What were your plans for when you go to New York? Did you want to be an actress?
Not at all. I just wanted to get away from Miami because they were red-necks and I was tired of being made fun of and being slapped around. New York was the place to go, because Hollywood was too far. When I got there, I felt like Dorothy in The Wizard of Oz, arriving at the Emerald City. I’d never seen buildings so high. I thought the sidewalks were paved with diamonds. I thought Bryant Park which was on 42nd street where the library is; I thought that was Central Park. Some queens took me under their wings and I did everything that young kids do, drugs, sex and rock n’ roll, I sold my body, anything to survive. At night we’d go to clubs and dance. I was lucky; I met this guy one night in The Village on Christopher Street. He was cruising me. I jumped in his car, he was friendly and he took an interest in me. We became lovers and I moved to Brooklyn with him.
How were you dressing at that point?
I was androgynous but when I moved to Brooklyn, I started taking hormones and started living as a woman, as his wife. He introduced me to his parents and they fell in love with me. Nobody knew. I used to be a model at Sacs. I ‘passed’ all the way but it’s not like today. Then it was illegal, even if you wore mascara, you could be arrested.
I read that prior to Stonewall, you could be arrested for wearing two items of female apparel. It must have been very frightening.
It was. Very. I was at Stonewall the night of the riot. But I left early.
How did the Stonewall riot change things?
We weren’t going to take any more bullshit. Stonewall generated a lot of news coverage, that’s what did it.
Was it police harassment that sparked Stonewall?
At the time, most of the owners of gay clubs had to pay off the cops. I guess the owners of Stonewall decided not to and so the cops raided the place. The queens locked the doors and said “Fuck You.” They held the police hostage; then the girls outside started throwing garbage cans at the police on the street and it started a riot in Greenwich Village.
Was there an immediate after-effect?
The year after the riot, on the anniversary they put candles outside the Stonewall and people gathered. The idea of having an annual Stonewall parade grew out of that.
So just being yourself, dressing how you wanted to, was an act of subversion?
Yes, you couldn’t say you were gay, or if you went for a job you had to wear a tie.
How did you meet Candy Darling and Jackie Curtis?
I met Candy one night on Christopher Street; I saw this vision, very androgynous and very beautiful. We became friends, we hung out together; she introduced me to Jackie. We used to go to this guy’s house, Seymour, who lived on Bleecker Street, because he had a colour television. We all loved Barbara Streisand so whenever she had one of her specials, we’d all go over there. Candy thought she was Kim Novak, she belonged to an off off Broadway group, called Cafe Cino. When Andy started doing movies, she latched on to him and so did Jackie. They’d go “He’s the new Cecil B.Demille”. I didn’t think much of him. Soup can? Big deal, you call that art? Michelangelo, I mean,c’mon…..Jackie was not a petite girl. Her ploy was to wear house dresses, ripped stockings, dishevelled hair, glitter in her eyes……I joined the Playhouse of The Ridiculous, we all wore glitter…I would grease my body up and then throw glitter all over it. The idea came from watching Elizabeth Taylor as Cleopatra. Sure they wore make up like that, 2,000 years ago in Egypt!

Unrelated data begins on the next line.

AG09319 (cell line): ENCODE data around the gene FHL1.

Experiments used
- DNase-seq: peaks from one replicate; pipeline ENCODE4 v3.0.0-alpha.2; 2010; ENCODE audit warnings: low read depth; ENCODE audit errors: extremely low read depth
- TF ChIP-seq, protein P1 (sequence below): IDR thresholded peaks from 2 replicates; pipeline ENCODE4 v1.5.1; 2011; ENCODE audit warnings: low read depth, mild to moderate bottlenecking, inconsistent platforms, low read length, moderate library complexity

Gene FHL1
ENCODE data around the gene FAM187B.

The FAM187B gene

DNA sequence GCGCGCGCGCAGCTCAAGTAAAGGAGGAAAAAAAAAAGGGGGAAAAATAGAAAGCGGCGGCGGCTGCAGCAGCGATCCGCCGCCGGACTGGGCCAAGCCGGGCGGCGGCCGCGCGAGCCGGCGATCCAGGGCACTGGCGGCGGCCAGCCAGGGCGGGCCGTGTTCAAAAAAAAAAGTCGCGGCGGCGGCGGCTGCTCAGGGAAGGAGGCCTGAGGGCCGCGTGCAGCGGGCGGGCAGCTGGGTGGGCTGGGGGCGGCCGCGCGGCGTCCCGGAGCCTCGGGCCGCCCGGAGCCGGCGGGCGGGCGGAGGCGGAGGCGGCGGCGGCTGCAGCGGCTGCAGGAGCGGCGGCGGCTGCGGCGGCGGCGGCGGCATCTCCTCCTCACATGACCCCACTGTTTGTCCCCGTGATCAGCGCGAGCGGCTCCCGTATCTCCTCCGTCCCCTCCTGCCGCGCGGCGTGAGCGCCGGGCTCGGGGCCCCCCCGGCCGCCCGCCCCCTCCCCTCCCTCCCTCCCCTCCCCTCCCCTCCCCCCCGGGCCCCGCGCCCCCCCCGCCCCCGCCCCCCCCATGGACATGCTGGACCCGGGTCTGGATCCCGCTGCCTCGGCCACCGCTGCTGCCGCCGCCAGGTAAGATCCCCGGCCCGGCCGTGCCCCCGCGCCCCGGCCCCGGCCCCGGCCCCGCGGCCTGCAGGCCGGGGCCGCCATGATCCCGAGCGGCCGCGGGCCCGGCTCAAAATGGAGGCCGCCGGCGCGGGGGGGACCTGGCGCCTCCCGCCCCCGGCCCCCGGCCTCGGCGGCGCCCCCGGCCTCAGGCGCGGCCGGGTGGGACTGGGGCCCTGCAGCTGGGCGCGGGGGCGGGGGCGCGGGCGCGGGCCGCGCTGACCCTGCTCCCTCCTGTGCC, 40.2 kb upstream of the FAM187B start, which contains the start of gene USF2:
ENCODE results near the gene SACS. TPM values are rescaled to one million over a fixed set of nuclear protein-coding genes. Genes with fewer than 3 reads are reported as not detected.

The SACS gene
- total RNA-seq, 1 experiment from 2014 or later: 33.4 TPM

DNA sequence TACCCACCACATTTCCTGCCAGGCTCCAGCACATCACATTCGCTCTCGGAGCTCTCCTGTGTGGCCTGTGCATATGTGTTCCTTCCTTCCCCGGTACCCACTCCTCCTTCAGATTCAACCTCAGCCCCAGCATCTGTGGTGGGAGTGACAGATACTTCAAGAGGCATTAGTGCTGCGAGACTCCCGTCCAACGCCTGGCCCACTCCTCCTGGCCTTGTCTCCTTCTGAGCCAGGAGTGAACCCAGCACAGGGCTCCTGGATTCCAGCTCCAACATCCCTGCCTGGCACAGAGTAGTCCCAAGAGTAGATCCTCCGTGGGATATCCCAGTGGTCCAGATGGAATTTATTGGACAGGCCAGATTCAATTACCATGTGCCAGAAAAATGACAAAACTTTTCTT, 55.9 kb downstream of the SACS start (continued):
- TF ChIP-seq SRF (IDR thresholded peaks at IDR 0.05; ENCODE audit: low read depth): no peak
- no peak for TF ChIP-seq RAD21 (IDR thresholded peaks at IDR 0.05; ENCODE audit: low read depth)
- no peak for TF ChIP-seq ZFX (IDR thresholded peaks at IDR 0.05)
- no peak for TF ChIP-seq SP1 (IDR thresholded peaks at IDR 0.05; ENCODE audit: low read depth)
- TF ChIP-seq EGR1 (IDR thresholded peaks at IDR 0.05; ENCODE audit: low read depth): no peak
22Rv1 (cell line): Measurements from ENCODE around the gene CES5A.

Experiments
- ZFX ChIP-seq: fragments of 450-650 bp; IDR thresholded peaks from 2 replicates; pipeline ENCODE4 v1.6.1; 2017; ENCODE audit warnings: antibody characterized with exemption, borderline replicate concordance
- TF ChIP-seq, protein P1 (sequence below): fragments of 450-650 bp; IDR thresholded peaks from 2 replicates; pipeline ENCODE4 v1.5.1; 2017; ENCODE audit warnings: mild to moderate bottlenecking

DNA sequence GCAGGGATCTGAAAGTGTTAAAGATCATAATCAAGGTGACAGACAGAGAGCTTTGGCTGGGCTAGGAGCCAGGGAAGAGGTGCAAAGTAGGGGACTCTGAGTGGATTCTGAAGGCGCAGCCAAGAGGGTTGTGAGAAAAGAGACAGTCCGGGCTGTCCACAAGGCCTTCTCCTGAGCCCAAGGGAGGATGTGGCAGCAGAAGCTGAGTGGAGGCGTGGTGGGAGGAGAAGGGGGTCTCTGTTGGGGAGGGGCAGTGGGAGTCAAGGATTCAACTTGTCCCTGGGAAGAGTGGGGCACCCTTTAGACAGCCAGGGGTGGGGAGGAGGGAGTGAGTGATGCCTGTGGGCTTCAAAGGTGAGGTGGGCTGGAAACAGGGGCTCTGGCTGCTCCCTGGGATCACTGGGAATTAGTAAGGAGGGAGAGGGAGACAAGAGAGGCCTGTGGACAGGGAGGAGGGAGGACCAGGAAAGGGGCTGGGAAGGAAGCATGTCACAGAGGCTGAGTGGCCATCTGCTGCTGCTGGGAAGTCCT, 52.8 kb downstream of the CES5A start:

Teil me about The Factory.
The first Factory was on 42nd street: that was the tin-foil one. One day everyone was doing methamphetamine so Billy Name tin-foiled the whole place then hid in the bathroom for the next four or five years. After Andy was shot, it became Andy Warhol Incorporated and they moved to this huge office at 33 Union Square and it was a business. They really started concentrating on the movies – Lonesome Cowboys, Flesh and then of course Trash. Paul Morrissey is really the one who is responsible for the films; he was the man behind Andy Warhol.
Trash was the breakthrough movie.
Joe was Joe and I was me. We played ourselves.
When did you become Holly Woodlawn?
I changed my name when I moved in with that boy in Brooklyn, I became Holly and I took his last name. But when I met Andy, he was into debutantes, Edie was from a rich family as was Brigid Berlin so in interviews I told people I was the heiress to the Woodlawn Cemetery fortune.
Where were you living at the time?
There was 10 of us living in a one room apartment on 10th street, including my boyfriend, Johnny, who is also in Trash. He was adorable. It was Leee Black Childers and Wayne’s apartment. Their friends came down from Georgia, they were going to Woodstock. We all got along pretty well, they were hippies. They asked if I wanted to go along to Woodstock, oh please, why would I want to go to a mud farm. But then Jackie moved in, she could be a bit overwhelming, she made everybody uncomfortable so 1 moved out and got a little place with Johnny.